California Supreme Court Rules Yelp Isn’t Required to Remove Negative Review of Law Firm

The Supreme Court of California made a decision by overturning a ruling made by San Francisco Superior Court, stating that Yelp Inc. does not have to delete negative consumer reviews from its website.

According to legalnewsline.com, the case dates back to 2012, when Ava Bird went to Yelp to leave a negative review about the law firm that represented her in a personal injury case. Hassell Law Group attempted to sue her after discovering the review.

Managing partner of California law firm Haight Brown and Bonesteel, David Evans, stated that the court was divided on the matter in spite of the final ruling, which took place on July 2, 2018. He explained that three judges believed Yelp should win the case, while another three disagreed.

Bird and the law firm had reached an agreement. However, there were emails back and forth between Dawn Hassell, the owner of Hassell Law Group, and Ms. Bird that resulted in the revelation that Bird was dissatisfied with the way the firm was handling her case. As a result of the exchanges, the law firm withdrew its representation.

Subsequently, the law firm discovered a review on Yelp from someone who had rated it one out of five stars. According to the Supreme Court, that review was posted by a user called “Birdzeye B” and that the individual said in the review that the law firm is not even worthy of one star and urged others to avoid it.

According to the opinion, Hassell believed that Bird was the person who posted that review. She then sent her an email and accused her of slander and trying to intentionally damage the reputation of the business.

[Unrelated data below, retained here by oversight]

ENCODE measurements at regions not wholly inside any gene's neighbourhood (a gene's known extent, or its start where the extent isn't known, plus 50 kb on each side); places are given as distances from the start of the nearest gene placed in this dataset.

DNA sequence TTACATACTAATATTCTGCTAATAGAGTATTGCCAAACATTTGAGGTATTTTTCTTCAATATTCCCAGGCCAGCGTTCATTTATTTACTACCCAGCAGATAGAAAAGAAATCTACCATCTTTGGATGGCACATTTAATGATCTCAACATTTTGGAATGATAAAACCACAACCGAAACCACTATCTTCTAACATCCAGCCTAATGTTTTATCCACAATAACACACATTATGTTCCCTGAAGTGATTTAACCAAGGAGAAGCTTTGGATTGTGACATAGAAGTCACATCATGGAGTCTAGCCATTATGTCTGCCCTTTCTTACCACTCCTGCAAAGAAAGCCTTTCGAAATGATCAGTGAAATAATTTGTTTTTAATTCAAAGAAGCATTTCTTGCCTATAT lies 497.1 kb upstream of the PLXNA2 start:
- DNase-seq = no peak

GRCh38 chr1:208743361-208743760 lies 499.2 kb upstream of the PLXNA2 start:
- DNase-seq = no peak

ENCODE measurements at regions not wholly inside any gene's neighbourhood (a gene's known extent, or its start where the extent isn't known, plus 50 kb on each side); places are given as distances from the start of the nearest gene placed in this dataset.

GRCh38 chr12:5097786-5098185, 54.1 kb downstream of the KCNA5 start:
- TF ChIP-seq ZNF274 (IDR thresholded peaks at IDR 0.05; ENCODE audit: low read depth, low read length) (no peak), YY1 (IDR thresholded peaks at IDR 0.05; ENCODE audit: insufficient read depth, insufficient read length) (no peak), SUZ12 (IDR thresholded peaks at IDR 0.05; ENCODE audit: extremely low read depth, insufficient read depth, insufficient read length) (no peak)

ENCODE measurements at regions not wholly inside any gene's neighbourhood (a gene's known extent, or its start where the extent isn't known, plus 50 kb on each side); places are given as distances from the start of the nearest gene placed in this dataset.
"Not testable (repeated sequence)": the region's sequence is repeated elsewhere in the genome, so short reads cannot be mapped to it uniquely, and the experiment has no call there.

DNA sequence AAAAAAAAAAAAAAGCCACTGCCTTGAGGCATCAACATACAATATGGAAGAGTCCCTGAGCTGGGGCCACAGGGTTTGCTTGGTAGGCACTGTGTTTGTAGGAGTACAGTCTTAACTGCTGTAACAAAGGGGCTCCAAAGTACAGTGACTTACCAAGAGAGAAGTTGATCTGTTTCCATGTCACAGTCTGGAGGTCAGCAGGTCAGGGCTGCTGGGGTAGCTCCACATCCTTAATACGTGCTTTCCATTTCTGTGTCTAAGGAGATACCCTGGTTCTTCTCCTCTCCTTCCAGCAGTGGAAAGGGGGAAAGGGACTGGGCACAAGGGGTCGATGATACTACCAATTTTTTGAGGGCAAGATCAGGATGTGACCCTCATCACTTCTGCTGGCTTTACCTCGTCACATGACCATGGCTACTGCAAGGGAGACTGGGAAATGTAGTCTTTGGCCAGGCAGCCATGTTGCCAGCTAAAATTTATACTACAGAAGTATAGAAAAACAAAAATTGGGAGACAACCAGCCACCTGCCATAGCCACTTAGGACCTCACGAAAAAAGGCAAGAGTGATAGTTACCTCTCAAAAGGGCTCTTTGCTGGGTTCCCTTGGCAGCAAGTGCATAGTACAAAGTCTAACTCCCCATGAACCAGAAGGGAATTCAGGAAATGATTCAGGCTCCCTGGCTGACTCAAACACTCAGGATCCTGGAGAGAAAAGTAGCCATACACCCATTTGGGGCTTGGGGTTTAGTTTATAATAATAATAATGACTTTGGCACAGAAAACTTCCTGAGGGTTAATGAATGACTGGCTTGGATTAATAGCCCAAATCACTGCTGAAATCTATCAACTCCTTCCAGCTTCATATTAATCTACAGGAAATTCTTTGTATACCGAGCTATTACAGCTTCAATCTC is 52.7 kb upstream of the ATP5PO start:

This was not the only one-star review the law firm received on Yelp. In early February 2013, there was one from a user called “J.D.” from Alameda.

Two months later, the plaintiff Hassell filed a lawsuit against Bird in San Francisco Superior Court, claiming that she authored both negative reviews and that she was being libelous. Dawn Hassell also claimed emotional distress. Yelp was not named as a defendant in the case.

The opinion stated that, in the event that the plaintiffs later decided to add Yelp as a defendant, Yelp could claim immunity under section 230. Section 230 exists for the purpose of promoting free exchange of ideas or information on the Internet.

Evans stated that protecting websites like Yelp is a priority, but that the other side should also be considered. He said Yelp doesn’t want to be sued every time a user posts a negative review about a company and that was why section 230 was enacted.

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